by Ian McNulty
The drinks have been flowing for a while now in the new bar that Galatoire’s Restaurant developed in the building adjacent to its landmark Bourbon Street address, though plans for the large dining room just beyond the bar remained unclear. Now this new Galatoire’s operation has a name and the whole concept is set to debut Wednesday, April 10.
It’s called Galatoire’s 33 Bar & Steak, and it will function as a stand-alone bar and as a new steakhouse.
“It’s really a traditional steakhouse menu with just a few dishes from next door,” says Melvin Rodrigue, the restaurant’s president and chief operating officer.
That menu will feature USDA prime steaks plus a few French Creole set pieces, like shrimp remoulade, oysters Rockefeller and turtle soup. There will also be lobster maison, he says, which sounds like an up-market twist on the restaurant’s famous crabmeat maison, and a platter of appetizers, the Gouté “33,” with horseradish-crusted bone marrow and deviled eggs with crab ravigote and smoked trout. Galatoire’s executive chef Michael Sichel will oversee Galatoire’s 33 Bar & Steak as well.
Last summer, Galatoire’s announced its purchase of the three-story building beside its original restaurant. That space had previously been a location of Mike Anderson’s Seafood, but it had been vacant for years. The Galatoire’s 33 name is a reference to an address the building used in the past as part of a now-obsolete street numbering system, Rodrigue explains.
In addition to the bar and steakhouse, the building now holds private dining rooms on its upper floors.
The bar area is roughly the same size as Galatoire’s no-reservations first floor dining room, and the mirror-backed, polished-wood and brass bar itself runs of much of this length. With tile floors, a pressed tin ceiling and marble-top bar tables, the room has a classic look but an altogether different design from the iconic room next door. There are also TVs to show sports and a grand piano where local musician Jep Epstein performs Thursdays through Saturdays, from 9 p.m. to midnight. On Wednesday nights, from 6-9 p.m., the bar has a half-price ($4) deal on a menu of classic cocktails.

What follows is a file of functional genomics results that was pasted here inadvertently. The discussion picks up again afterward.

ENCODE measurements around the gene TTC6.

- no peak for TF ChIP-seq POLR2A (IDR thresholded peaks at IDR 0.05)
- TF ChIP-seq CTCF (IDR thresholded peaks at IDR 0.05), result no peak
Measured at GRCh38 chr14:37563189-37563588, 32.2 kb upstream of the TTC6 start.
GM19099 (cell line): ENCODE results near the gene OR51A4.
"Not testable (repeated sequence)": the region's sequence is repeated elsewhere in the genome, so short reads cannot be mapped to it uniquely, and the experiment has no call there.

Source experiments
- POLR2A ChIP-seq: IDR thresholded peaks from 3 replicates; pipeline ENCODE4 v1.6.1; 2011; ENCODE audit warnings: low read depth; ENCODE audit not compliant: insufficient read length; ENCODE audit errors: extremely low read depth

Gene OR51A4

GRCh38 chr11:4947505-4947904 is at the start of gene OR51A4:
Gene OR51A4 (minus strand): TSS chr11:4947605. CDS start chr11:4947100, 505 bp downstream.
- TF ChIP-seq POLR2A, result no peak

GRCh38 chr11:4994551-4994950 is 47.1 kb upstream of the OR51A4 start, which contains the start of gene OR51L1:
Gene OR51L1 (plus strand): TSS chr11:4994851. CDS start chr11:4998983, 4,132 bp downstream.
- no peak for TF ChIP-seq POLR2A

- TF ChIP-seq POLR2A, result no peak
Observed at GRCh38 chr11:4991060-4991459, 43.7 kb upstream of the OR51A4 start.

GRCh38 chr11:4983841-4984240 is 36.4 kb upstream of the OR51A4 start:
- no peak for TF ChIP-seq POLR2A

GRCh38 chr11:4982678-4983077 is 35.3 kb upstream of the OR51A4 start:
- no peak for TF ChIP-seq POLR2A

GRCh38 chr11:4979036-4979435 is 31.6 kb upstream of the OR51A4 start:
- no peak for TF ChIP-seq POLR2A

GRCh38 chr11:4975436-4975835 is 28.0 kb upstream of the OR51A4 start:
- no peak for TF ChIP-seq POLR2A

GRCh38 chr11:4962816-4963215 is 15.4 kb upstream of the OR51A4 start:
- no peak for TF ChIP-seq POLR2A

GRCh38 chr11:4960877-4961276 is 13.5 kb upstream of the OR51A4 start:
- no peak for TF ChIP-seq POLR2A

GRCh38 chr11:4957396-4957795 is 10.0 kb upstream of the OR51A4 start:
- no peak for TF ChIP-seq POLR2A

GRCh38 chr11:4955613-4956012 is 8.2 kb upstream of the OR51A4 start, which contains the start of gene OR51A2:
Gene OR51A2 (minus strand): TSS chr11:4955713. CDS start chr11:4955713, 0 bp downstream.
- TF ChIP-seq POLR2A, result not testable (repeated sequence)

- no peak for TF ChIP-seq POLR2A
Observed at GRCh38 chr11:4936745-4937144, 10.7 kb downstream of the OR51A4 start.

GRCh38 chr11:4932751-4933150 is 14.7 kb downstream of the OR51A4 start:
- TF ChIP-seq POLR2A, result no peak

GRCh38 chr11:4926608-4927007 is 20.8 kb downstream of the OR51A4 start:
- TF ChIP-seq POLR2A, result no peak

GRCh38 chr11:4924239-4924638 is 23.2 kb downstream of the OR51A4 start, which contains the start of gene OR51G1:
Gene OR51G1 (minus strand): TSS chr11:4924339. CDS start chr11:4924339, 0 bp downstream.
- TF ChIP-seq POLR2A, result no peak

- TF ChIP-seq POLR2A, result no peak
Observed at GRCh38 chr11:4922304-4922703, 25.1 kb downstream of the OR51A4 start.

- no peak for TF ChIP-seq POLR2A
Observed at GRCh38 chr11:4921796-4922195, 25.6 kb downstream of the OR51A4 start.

It's become standard practice in most coverage of Galatoire’s these days to note how any little modification at the 108-year-old French Creole stalwart might upset its fiercely loyal regulars. And as these things go, the addition of a new bar, TVs, live music and a whole second restaurant concept is big.
But this raft of changes also feels timely and optimistic, and maybe even a little brave. The old restaurant has long felt like an Old World oasis amid the lowest common denominator of T-shirt shops, daiquiri bars and scoop-and-serve tourist trap restaurants that have loudly held sway along Bourbon Street. But the city’s most famous street once had more dining and entertainment options that weren’t so cartoonish, and at least from early visits it seems that Galatoire’s 33 Bar & Steak is reclaiming a little more turf for class acts.
The bar is open daily from 11 a.m. while the steakhouse serves dinner nightly and lunch on Fridays. Reservations for the steakhouse are accepted.
Galatoire’s 33 Bar & Steak
215 Bourbon St., (504) 525-2021